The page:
Parental Influence on Clashes with Society in Love in the Time of Cholera and The Stranger
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Individuals are generally perceived to be productions of their upbringings and socialization. Latin author, Gabriel García Márquez and Algerian writer Albert Camus, introduce how their characters conflict with socialization as a result of their cultivation in Love in the Time of Cholera and The Stranger respectively. In Márquez’s novel, the key female role is assigned to Fermina Daza, a middle class Latina in the 1800s-1900s, expected to hold prestige and marry wealthy by her father and societal pressures. In The Stranger, Meursault, the protagonist, develops a niche for logic rather than influence which provides the Christian based society with a reason to have a heinous perception of him when he fails to express emotion at his mother’s…show more content… Márquez’s tone in Lorenzo’s actions was violent to make his opposition vivid, while Fermina’s fear influenced her decision to do something out of societal norms. In retaliation to his controlling ways, she cuts off her braid, which in Latin culture, represents beauty in women, symbolizing that she neither wanted nor cared to be affiliated by generic beauty expected by society, but instead to be identified as an individual.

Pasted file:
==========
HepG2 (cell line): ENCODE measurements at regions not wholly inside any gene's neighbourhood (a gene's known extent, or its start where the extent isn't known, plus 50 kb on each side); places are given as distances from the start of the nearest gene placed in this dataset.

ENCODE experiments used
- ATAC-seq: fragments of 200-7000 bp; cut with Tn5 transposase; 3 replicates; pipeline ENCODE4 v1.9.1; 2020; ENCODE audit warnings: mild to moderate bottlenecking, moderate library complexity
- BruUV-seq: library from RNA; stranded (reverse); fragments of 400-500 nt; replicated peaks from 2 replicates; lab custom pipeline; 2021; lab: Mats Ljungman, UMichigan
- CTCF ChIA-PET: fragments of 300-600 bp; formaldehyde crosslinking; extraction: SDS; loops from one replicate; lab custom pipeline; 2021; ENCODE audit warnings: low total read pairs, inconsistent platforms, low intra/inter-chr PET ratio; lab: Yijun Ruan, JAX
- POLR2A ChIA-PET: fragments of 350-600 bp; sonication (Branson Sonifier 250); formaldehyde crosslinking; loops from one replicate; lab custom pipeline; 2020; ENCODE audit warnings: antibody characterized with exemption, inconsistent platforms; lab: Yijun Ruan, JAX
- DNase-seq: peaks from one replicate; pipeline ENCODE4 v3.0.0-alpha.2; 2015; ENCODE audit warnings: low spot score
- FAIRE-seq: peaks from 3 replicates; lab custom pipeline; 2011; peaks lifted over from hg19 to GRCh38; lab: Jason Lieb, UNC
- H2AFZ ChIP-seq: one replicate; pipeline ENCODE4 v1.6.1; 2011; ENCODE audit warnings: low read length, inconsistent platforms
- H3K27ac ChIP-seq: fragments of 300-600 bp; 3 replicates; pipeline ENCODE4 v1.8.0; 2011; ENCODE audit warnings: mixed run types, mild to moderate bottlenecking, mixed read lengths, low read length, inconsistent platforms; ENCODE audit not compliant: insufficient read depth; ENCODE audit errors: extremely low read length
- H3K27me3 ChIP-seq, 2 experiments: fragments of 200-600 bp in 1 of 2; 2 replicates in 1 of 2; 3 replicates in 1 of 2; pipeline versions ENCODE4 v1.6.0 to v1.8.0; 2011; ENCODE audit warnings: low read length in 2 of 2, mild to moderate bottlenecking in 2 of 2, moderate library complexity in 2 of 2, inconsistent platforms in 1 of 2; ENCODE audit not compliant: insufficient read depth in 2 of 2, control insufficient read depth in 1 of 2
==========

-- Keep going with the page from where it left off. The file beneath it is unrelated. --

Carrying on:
Lorenzo Daza’s obsession with progression of status interferes with his daughter’s development as a conventional woman. He claims, “the only thing worse than bad health is a bad name” (Márquez 81). His opposition to their natural lifestyle and controlling manner is a catalyst of Fermina’s later clashes with male roles in the novel. For example, she ultimately marries Dr. Urbino as her father wished, characterized as a fastidious and esteemed man; however her relationship with him suffers. After, Fermina discovers that her husband took partition in an affair with a mullata, she unlike many